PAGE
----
Gary Le Strange
Friedrich Nietzsche wrote that a joke is an epigram on the death of a feeling. In the case of Gary Le Strange – Byronic Lord of Pop, fictional creation of the comedian Waen Shepherd, and the funniest musical parody since Spinal Tap – we are, ostensibly, mourning New Romanticism and, by extension, the 80s. The fact that the joke is still funny, considering that New Romanticism has been dead for years should not surprise us because, after a difficult time of it, the 80s are everywhere. It isn’t so much that the 80s are suddenly fashionable or that people are buying up the back catalogues of 80s artists, rather that the distance in terms of years is great enough for everything and anything to be legitimate.
Take Sub-Culture. Although they don’t look very 80s with their nouveau trash glam, they certainly sound it. They lead one to imagine an electro-Chameleons or a goth-New Order. With anguished vocals, shouted down the microphone by a singer in a baggy red pvc suit, they demand attention. Unfortunately, it is the kind of attention we reluctantly give to the aggressive. The effect aimed at is situationist shock, but with their dull and dated beats they leave us unmoved. If they can update their drum patterns and channel the energy of their singer, they could be good. This is only their second gig, after all.
Unlike second band, Trademark, who have been playing for years, honing their performance so that it is very smooth indeed. Unfortunately, their labcoat-electro has had all of its interesting parts smoothed over as well. Now, although labcoats may be irredeemably passe, at least they show willing, but wearing them with trainers is absolutely indefensible. The incongruity between the singer’s floppy hair and his mildly diverting keyboard riffs was too much. The lyrics were sang without even a hint of a robotic voice! In the 80s a persona was something to be blandished like a weapon, nowadays it seems to be an excuse to be slightly less bland for thirty minutes. An accusation which can’t be levelled at Gary Le Strange.
Tonight, for the first time, Gary played outside of the world of comedy. Could he bridge the gap between musical stand-up and standing up in a music venue? What would the audience think about the crossover? The fact that they adored him says a great deal, not only about his definite talent, but about the context he was playing in. For the first time in several years (possibly), people actually heard lyrics articulated. His character, despite being fictional, did not come equipped with an insincere grin. Moreover, he did more than just mumble “thank you” after each song. Like these brilliant and telling lines:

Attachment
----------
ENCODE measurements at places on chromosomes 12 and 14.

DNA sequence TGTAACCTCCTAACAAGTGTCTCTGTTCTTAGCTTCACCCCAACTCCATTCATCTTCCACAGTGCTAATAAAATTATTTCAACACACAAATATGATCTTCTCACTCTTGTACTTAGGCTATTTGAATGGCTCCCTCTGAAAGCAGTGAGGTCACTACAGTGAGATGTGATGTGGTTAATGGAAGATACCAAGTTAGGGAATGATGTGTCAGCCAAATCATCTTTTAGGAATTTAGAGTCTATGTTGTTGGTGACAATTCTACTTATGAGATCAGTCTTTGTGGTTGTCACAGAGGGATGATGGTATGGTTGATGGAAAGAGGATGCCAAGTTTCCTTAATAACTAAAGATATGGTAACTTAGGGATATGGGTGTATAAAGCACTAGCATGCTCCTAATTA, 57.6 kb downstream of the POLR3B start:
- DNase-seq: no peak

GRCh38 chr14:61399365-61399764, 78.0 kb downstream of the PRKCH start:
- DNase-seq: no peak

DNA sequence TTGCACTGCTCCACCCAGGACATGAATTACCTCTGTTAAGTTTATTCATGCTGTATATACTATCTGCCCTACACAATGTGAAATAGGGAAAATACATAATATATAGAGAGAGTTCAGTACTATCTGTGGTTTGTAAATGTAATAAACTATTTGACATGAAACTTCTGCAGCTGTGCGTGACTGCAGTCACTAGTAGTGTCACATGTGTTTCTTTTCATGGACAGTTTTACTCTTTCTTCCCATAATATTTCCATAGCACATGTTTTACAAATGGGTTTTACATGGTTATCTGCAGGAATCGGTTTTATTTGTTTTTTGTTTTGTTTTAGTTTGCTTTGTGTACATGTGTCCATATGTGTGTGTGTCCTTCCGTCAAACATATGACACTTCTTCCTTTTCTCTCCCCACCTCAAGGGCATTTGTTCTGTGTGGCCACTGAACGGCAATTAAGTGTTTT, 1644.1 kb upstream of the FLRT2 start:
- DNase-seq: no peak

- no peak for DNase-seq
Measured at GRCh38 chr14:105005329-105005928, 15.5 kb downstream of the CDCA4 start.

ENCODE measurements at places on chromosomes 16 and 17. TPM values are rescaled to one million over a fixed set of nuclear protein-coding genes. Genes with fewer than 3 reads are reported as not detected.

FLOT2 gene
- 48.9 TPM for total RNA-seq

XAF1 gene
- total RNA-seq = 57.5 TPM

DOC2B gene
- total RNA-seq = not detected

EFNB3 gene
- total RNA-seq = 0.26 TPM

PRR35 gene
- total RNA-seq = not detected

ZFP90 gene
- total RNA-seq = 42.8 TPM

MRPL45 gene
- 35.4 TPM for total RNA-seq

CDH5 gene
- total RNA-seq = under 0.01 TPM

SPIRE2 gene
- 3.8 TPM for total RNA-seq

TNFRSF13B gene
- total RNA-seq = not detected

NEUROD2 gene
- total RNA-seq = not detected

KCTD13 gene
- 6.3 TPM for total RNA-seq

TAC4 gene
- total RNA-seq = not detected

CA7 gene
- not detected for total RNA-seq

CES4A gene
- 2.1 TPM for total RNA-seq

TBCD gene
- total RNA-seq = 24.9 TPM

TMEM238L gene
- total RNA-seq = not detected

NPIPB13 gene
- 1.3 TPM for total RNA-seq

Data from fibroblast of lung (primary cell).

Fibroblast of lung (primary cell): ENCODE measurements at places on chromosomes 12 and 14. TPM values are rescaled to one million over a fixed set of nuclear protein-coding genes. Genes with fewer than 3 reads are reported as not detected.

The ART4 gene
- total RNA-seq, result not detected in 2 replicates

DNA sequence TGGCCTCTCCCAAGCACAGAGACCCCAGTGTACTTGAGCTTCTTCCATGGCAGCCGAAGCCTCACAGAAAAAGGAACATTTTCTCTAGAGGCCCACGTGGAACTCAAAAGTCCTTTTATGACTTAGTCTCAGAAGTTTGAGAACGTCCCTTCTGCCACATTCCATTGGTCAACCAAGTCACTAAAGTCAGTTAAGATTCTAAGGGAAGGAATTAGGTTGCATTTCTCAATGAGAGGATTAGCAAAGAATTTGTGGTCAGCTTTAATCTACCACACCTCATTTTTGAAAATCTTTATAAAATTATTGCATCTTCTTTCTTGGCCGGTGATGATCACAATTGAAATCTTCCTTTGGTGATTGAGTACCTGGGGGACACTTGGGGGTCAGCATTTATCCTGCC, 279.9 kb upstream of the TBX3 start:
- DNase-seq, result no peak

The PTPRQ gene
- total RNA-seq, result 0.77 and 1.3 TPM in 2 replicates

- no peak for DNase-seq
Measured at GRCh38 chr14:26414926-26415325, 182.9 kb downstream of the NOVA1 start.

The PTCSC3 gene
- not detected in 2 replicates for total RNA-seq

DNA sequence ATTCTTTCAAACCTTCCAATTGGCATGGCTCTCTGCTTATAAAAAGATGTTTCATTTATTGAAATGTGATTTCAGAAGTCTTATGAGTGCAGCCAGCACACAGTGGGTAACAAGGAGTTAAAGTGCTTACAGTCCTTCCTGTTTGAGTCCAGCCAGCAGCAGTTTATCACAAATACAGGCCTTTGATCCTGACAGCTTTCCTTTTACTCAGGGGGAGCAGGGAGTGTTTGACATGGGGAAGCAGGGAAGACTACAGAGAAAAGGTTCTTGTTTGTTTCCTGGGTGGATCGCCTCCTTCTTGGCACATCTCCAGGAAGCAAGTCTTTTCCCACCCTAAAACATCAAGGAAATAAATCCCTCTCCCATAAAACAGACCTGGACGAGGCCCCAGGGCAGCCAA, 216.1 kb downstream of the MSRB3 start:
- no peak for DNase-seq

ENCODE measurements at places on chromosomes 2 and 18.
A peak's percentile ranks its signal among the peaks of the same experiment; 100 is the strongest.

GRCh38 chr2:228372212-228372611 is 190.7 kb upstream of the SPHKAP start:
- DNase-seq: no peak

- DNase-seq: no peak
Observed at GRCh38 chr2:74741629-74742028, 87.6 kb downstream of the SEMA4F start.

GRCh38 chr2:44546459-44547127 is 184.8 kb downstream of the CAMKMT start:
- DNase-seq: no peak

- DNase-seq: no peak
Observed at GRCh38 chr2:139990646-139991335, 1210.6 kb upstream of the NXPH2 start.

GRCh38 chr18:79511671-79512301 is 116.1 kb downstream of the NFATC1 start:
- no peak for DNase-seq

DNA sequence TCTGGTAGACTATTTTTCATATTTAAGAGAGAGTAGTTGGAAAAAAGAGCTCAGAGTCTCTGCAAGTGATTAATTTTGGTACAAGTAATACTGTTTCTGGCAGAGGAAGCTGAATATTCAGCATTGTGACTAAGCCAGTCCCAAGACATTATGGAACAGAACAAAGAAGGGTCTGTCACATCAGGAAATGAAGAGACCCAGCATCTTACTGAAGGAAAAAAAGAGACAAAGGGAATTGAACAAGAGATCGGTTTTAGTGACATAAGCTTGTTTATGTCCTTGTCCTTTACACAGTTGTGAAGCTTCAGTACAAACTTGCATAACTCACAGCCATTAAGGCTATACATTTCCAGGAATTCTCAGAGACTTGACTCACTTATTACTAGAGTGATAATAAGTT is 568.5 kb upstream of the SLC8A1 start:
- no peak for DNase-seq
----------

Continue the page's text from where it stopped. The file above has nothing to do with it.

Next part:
“I don’t believe in reincarnation, but I do think that I was definitely a Samurai in a past life. Yeah, my manager says that I should maybe see a doctor about that. But I always find that the best way to deal with painful repressed memories is to turn them into a three minute thirty pop record.”
His singing voice is a subtle blend of Gary Numan, Phil Oakey, Martin Fry and other New Romantic gurners. Whilst the music is full of slapped bass, spot-on beats and muscular keyboard melodies. Final track, Is My Toaster Sentient?, sets the tenor for our thoughts about Gary as he leaves the stage to rapturous applause. This song, which, like much great comedy, touches on life’s purposes, unites music and comedy to the point where it stops mattering whether he is one or the other:
Is my toaster sentient? Is my blender mad? Is my telephone autistic?
Is my car a genius? Is my bin a twat? Is my oven a pillock?
Indeed, there is such a rich seam of comedy in New Romanticism and Gary Le Strange as a character, that he should start writing the script for the documentary (or fopumentary?) right now.
Last month, I recommended that Ex-Rental use their residency at the Fan Club to improve; and, it is true, their music was more dynamic tonight. But they suffered miserably for being on after Gary Le Strange. Unclear vocals which, when heard, delivered vapid lyrics did little to endear them to the crowd. Like the worst – and least humourous – aspects of the 80s, Ex-Rental have plenty of surface buzz but absolutely no depth.